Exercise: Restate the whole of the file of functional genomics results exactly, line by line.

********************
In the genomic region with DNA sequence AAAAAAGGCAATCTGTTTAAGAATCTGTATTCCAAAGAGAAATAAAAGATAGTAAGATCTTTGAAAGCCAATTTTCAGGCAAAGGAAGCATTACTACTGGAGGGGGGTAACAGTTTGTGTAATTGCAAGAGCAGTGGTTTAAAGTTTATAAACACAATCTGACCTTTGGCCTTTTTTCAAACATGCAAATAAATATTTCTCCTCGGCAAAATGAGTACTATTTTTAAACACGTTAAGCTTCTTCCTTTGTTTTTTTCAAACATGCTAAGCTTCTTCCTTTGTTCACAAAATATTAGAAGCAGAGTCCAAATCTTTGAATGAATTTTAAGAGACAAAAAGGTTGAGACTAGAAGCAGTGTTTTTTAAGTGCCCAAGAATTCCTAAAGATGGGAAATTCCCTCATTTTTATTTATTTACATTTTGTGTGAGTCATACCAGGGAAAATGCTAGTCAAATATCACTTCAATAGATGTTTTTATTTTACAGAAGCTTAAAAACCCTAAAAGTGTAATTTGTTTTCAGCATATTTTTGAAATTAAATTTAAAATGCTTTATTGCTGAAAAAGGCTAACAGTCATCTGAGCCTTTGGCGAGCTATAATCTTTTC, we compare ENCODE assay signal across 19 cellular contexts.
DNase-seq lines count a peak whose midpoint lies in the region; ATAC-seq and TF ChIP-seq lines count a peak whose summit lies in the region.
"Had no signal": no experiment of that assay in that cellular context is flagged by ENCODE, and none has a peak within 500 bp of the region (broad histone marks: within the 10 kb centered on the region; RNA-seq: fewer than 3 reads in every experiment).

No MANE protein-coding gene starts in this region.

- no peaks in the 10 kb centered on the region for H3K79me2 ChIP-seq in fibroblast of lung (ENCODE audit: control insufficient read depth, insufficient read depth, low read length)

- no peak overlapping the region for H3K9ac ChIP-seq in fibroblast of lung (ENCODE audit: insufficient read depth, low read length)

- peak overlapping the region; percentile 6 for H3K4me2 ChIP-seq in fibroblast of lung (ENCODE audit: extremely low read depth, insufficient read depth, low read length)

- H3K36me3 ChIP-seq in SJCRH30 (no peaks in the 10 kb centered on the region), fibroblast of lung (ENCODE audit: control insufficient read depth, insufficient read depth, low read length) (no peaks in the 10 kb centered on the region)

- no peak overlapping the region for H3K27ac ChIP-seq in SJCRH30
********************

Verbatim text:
In the genomic region with DNA sequence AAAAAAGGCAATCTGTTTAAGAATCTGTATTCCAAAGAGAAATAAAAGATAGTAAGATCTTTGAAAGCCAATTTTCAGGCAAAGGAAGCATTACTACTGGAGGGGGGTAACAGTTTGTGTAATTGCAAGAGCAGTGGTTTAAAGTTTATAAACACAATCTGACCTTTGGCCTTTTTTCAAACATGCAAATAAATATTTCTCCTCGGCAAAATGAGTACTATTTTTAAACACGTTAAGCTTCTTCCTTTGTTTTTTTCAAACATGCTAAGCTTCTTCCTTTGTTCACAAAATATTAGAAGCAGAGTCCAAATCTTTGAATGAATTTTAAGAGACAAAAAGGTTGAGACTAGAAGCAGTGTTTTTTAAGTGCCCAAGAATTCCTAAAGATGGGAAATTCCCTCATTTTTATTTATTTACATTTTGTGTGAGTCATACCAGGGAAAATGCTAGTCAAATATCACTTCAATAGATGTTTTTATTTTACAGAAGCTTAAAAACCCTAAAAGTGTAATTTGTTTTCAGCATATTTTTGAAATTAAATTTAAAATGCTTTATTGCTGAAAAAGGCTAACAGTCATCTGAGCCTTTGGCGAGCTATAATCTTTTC, we compare ENCODE assay signal across 19 cellular contexts.
DNase-seq lines count a peak whose midpoint lies in the region; ATAC-seq and TF ChIP-seq lines count a peak whose summit lies in the region.
"Had no signal": no experiment of that assay in that cellular context is flagged by ENCODE, and none has a peak within 500 bp of the region (broad histone marks: within the 10 kb centered on the region; RNA-seq: fewer than 3 reads in every experiment).

No MANE protein-coding gene starts in this region.

- no peaks in the 10 kb centered on the region for H3K79me2 ChIP-seq in fibroblast of lung (ENCODE audit: control insufficient read depth, insufficient read depth, low read length)

- no peak overlapping the region for H3K9ac ChIP-seq in fibroblast of lung (ENCODE audit: insufficient read depth, low read length)

- peak overlapping the region; percentile 6 for H3K4me2 ChIP-seq in fibroblast of lung (ENCODE audit: extremely low read depth, insufficient read depth, low read length)

- H3K36me3 ChIP-seq in SJCRH30 (no peaks in the 10 kb centered on the region), fibroblast of lung (ENCODE audit: control insufficient read depth, insufficient read depth, low read length) (no peaks in the 10 kb centered on the region)

- no peak overlapping the region for H3K27ac ChIP-seq in SJCRH30